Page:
The Law And Common Law

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In the field of using another person or and organisations land under the bind of a contractual agreement is normally in place to clearly state and establish each parties rights and obligations to each other and indeed to the property. Common law has a role to place in relation to these tenancies whether they be residential or commercial as far as trying to protect tenants and newer legislations are always geared towards protecting the rights of tenants, this is very important considering the current backdrop and trend towards renting property in the United Kingdom as opposed to homeownership. Common law does not have the same reputation in relation to advocating tenants’ rights and are best there is still a great uncertainty
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4- The fourth kind of license and the most important in relation to the unique factors that a court in Northern Ireland will take into consideration in distinguishing between a lease and a license is a contractual licence. A contractual licence which is more relevant in this case is in effect permission to use or occupy land or property, this type of licence derives from an implied contract. The licensee does not have a legal estate however, A license normally infers occupational rights similar to that a hotel owner has over a guest, due to the level of control that the hotel owner exercises over their property the guest will not have an exclusive possession of the room they occupy and are seen ultimately as lodgers or a licensee.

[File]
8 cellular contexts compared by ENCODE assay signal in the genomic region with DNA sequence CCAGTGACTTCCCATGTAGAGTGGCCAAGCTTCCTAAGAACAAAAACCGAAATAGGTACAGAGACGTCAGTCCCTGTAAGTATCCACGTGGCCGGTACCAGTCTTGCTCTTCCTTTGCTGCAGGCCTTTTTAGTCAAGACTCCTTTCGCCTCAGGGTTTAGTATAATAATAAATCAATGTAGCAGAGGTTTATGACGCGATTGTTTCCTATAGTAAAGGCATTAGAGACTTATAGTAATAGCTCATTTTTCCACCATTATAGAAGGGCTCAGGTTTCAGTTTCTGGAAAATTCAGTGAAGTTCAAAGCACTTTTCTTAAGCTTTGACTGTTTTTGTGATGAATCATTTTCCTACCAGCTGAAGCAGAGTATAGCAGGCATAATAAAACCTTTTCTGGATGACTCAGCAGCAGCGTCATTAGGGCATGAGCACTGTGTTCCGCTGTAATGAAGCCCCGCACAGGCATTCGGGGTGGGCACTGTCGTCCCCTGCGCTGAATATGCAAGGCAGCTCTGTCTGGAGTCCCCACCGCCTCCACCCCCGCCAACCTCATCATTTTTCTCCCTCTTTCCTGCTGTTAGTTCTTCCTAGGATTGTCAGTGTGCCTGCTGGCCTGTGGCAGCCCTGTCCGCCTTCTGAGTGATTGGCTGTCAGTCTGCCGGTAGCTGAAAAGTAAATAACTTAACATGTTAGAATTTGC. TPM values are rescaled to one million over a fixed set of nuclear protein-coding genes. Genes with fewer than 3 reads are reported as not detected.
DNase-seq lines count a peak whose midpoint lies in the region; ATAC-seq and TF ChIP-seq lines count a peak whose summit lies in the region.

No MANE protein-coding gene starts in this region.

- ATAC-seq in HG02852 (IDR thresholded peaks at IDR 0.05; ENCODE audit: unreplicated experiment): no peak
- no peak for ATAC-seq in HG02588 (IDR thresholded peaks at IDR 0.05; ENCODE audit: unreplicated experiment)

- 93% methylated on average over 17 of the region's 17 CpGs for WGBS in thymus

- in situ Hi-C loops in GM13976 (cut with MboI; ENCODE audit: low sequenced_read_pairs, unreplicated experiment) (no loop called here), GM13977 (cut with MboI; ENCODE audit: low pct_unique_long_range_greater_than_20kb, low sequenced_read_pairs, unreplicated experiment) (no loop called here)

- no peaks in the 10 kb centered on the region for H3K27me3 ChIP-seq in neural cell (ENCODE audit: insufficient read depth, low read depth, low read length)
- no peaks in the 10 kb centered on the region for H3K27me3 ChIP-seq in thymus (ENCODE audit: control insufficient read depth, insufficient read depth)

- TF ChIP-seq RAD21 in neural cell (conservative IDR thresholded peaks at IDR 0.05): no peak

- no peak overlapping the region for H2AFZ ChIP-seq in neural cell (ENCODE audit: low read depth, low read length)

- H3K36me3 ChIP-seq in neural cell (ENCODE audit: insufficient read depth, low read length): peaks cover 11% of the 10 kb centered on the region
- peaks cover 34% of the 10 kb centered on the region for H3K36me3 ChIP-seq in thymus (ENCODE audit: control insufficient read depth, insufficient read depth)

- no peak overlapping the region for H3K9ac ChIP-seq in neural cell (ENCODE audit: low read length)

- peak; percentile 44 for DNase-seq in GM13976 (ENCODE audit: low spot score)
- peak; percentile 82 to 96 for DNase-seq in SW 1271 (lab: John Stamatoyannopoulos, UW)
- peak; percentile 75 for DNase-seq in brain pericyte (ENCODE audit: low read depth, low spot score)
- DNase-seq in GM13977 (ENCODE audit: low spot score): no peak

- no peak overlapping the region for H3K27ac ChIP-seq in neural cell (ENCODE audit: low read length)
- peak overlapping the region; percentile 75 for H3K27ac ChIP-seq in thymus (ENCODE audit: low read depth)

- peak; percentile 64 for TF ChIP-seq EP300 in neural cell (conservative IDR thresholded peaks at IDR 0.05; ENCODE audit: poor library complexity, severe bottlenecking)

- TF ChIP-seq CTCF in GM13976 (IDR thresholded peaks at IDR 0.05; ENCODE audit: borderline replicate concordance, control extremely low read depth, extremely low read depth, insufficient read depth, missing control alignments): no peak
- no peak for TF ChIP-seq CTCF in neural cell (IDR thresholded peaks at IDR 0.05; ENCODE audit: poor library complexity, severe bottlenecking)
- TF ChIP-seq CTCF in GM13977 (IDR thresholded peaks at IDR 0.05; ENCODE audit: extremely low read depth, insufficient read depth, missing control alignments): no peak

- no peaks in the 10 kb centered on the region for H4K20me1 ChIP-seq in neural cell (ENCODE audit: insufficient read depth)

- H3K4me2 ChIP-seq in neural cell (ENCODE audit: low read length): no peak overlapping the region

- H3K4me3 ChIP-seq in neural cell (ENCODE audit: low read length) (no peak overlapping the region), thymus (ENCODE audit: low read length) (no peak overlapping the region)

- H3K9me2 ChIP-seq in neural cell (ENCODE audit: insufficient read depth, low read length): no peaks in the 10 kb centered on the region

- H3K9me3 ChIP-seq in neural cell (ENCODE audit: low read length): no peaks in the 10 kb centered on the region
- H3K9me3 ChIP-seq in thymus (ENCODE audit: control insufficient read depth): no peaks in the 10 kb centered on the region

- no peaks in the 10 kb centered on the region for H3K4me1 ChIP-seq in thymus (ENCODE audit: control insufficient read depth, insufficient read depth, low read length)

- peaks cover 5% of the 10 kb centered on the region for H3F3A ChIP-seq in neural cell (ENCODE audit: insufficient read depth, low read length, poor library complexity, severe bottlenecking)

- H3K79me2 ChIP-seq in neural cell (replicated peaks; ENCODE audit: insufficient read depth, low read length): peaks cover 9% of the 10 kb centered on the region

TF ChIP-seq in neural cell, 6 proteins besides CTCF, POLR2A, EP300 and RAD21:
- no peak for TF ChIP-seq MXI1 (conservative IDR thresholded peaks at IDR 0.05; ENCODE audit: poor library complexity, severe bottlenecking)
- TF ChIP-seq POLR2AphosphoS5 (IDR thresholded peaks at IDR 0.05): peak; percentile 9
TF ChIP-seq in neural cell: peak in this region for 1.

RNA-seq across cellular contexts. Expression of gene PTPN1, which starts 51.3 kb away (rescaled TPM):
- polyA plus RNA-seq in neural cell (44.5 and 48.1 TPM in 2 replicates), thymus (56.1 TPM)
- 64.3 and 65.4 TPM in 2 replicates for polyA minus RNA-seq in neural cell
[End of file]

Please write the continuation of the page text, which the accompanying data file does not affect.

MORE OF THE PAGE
While there are the four different forms of licence it is vital to note that it is a very basic different between all four which has been recognised law for a long time. If we view a licence in a historical context we see it has long been established that is does not grant exclusive possession. "Property passeth no interest nor alters or transfers property in anything, but only makes an action lawful, which without it had been unlawful" Vaughan, Thomas v Sorrell ([1673] EWHC (KB) J85)
Those in possession of a license at most have exclusive occupation and do not have the statutory protection of tenure under the (Rent Act 1977) which a lease holder enjoys. It must be noted that a licence holder will have a
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